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The pandemic has made Alaska foster care more important than ever

  • Author: Les Gara
    | Opinion
  • Updated: 1 day ago
  • Published 1 day ago

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May is National Foster Care Awareness Month. During a pandemic that’s ravaged families and the economy, you might guess the foster care system and the youths it serves have been harmed as well. There couldn’t be a better time to raise awareness of how we can help and to remember that foster youths, like all of us, deserve a fair chance to succeed in life. We’ve all experienced difficulty, a loss of normalcy and isolation from family and friends during the pandemic. Many foster youths, already separated from parents and siblings, have battled more loneliness and trauma.

To make things harder, we have fewer foster homes today than we did before COVID-19. Of the licensed families that remain, many have understandably put a hold on taking in youths because they fear infection. That’s been awful for foster youths. But today, with vaccines available for those who want them, we hope families will open their homes again.

Alaska has lost 10% of its licensed foster homes over the past year, and we didn’t have enough before COVID-19. There’s no official count of licensed homes that remain but are not taking in youths during COVID. Combining both categories of lost homes, one caseworker struggling to find good homes estimates that we’ve lost about 40% of the homes available to take in new youths.

We hope that if it’s the right time in your life, you’ll consider being a foster parent or adopting a youth from foster care. If you were a foster parent but stopped taking in youths because of COVID, we want you to know you’re needed now more than ever.

Lives will be improved, and childhood trauma reduced, if we let people know Alaska is in dire need of caring foster families. That includes loving relative homes. Relatives know and often care deeply about uprooted youths.

In 2018, we added a needed statutory duty for the state to actively recruit foster and adoptive families. If you are part of a group with meetings, we hope you’ll ask state officials to appear to explain this need for foster and adoptive families to your members. With federal COVID relief funds hitting the streets, we hope some will be used for an ad campaign to get the word out, because Alaskans step up to help when asked.

Without enough caring foster homes, and loving “forever” adoptive homes, youths are more likely to bounce between the few homes we have left, or worse, linger in shelters and facilities. In many cases those homes are over-stressed, and are denying state requests to take in more youths. Getting youths back to their natural homes, or if not, to a stable foster and then adoptive home, reduces the trauma foster youths suffer. Bouncing them between temporary homes, and in greater frequency this past year, into homelessness, adds often irreversible trauma to the lives of youths we want to be happy, healthy and successful.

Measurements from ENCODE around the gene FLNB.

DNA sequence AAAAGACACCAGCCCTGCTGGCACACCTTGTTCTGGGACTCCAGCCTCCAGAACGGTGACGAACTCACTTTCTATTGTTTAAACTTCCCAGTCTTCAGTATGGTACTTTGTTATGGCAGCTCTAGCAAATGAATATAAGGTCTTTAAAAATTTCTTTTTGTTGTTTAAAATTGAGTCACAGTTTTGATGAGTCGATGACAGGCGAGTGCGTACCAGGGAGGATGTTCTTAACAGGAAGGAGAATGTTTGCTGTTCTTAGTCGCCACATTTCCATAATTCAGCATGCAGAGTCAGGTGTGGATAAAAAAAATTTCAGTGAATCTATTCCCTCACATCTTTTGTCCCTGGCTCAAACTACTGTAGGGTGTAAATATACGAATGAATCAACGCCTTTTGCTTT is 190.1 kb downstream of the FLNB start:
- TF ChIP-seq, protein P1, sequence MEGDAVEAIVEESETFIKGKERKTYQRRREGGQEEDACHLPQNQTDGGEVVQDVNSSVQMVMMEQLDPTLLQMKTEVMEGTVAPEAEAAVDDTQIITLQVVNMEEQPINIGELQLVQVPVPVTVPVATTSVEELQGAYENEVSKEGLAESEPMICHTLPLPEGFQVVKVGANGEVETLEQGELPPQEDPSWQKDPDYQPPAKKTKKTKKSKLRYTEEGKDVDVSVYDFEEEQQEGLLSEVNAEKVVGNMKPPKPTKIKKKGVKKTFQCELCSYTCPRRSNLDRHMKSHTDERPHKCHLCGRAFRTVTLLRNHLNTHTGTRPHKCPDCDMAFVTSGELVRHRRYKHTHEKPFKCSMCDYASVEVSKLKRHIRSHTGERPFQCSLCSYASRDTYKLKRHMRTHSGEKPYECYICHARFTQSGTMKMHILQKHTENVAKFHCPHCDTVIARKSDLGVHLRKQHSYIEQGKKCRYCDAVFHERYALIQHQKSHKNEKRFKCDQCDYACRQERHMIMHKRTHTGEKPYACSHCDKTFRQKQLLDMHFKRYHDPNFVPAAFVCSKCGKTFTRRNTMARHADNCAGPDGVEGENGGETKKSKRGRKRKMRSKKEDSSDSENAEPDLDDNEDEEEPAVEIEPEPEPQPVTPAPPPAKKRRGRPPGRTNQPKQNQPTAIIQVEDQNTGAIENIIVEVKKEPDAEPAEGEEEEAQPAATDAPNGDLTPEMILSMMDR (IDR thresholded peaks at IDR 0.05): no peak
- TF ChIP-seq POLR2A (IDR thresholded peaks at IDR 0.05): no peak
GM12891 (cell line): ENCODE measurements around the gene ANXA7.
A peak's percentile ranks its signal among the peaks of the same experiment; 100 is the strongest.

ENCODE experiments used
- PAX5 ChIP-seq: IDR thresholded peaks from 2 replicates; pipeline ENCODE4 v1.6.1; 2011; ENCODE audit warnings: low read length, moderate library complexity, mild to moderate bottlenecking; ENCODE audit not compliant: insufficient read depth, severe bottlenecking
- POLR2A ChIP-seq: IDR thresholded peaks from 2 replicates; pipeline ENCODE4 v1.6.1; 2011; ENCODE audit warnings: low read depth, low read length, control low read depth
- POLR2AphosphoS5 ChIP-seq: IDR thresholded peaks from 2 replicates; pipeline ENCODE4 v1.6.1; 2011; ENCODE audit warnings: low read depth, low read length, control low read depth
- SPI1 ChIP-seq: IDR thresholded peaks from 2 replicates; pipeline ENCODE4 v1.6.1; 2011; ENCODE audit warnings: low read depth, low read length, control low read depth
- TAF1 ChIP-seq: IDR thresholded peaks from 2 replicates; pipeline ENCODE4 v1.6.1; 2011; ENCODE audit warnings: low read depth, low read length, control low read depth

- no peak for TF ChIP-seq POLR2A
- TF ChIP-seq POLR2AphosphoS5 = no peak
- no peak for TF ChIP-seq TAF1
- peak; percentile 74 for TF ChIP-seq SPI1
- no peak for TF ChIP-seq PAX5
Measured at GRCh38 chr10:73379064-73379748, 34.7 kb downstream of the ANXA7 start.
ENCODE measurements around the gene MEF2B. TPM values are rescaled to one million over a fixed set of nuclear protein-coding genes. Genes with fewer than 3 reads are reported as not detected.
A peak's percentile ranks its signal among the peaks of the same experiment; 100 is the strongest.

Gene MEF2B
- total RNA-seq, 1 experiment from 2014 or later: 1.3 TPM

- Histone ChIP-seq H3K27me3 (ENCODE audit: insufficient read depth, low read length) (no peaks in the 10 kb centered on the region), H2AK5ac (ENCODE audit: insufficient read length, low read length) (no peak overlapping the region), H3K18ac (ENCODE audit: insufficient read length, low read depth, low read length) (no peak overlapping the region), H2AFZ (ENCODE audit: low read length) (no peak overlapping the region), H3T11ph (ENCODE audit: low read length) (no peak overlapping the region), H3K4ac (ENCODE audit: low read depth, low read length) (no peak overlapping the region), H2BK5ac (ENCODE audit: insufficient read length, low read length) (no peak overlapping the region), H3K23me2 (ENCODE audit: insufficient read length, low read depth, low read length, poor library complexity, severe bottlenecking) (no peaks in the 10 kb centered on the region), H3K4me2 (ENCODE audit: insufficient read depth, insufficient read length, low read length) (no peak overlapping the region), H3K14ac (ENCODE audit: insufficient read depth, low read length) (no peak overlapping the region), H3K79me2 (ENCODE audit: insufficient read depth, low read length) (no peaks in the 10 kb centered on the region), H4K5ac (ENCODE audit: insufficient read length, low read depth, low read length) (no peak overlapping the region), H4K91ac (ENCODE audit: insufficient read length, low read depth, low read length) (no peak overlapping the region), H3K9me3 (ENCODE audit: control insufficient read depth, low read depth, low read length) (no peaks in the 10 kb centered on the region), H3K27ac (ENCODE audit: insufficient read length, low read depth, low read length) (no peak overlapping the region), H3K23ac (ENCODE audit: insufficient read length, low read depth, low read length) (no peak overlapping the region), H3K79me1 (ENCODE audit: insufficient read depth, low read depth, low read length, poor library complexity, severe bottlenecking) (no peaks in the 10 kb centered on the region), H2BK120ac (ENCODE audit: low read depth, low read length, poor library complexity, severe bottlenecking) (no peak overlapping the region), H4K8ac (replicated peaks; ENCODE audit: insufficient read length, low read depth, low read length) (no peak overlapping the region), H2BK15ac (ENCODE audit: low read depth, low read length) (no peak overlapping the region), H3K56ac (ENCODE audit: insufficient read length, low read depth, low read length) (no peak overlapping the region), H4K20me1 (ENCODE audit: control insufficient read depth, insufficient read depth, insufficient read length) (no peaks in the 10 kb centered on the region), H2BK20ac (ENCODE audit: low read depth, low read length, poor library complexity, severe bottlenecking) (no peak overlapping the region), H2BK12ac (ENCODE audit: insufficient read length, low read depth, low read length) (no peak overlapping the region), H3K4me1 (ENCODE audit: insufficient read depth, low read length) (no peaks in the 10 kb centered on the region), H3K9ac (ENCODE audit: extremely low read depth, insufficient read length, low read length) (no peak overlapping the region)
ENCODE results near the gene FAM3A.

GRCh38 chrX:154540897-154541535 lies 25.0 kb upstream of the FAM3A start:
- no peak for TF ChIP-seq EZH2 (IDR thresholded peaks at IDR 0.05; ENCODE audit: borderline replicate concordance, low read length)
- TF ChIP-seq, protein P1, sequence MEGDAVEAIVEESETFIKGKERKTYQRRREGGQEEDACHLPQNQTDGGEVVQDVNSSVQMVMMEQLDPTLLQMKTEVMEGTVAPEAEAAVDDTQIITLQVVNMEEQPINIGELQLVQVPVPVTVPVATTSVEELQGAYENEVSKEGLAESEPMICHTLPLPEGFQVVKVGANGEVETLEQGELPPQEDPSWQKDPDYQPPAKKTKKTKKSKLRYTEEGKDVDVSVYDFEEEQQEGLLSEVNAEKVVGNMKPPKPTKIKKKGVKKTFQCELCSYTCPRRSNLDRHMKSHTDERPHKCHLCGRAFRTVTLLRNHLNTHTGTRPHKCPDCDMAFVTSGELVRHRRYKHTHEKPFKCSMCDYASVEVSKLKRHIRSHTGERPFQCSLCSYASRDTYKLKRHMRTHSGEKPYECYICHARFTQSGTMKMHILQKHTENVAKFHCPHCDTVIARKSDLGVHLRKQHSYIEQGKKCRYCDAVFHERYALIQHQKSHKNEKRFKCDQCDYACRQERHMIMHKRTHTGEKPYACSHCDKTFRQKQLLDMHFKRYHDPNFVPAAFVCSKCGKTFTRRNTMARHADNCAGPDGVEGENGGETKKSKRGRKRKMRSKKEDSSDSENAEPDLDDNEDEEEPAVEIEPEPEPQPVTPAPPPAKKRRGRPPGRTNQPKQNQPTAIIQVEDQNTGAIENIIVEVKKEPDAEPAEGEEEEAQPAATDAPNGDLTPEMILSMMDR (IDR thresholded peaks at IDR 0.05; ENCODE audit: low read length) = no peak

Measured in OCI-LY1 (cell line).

Maybe you run a business, and will hopefully get back to hiring again. If you’re able, please consider hiring a youth in foster care, or a youth battling homelessness, and assigning a co-worker to help mentor them so they can succeed in life. The Independent Living Program at the Office of Children’s Services, which helps steer older youths to success (Email hss.ocs.independentliving@alaska.gov), or great nonprofit groups like Facing Foster Care in Alaska, Covenant House, My House and tribal foster care partners would love to know you’re willing to help.

We started a volunteer program that asks stores across the state to offer discounts for new clothing to foster youths. We started FosterWear so foster youths know they are equals in our community. Thanks to REI for being the first store to join, to make the point that foster youths deserve quality clothing just like the peers they go to school with. Does your store want to help? Call the Office of Children’s Services’ FosterWear Coordinator at 465-3571.

This is a tough time for youths. With in-person work by the Office of Children’s Services compromised during COVID, it’s taken more work to get less done, which has been frustrating for workers who want to help. It’s been frustrating for families and youths.

If you’re in a position to help, COVID has possibly made you more important to foster youths than ever. Thank you!

Les Gara is a former state representative and former foster youth. Amanda Metivier is Associate Director of the Child Welfare Academy, co-founder of Facing Foster Care in Alaska, a social worker, and also a former foster youth.

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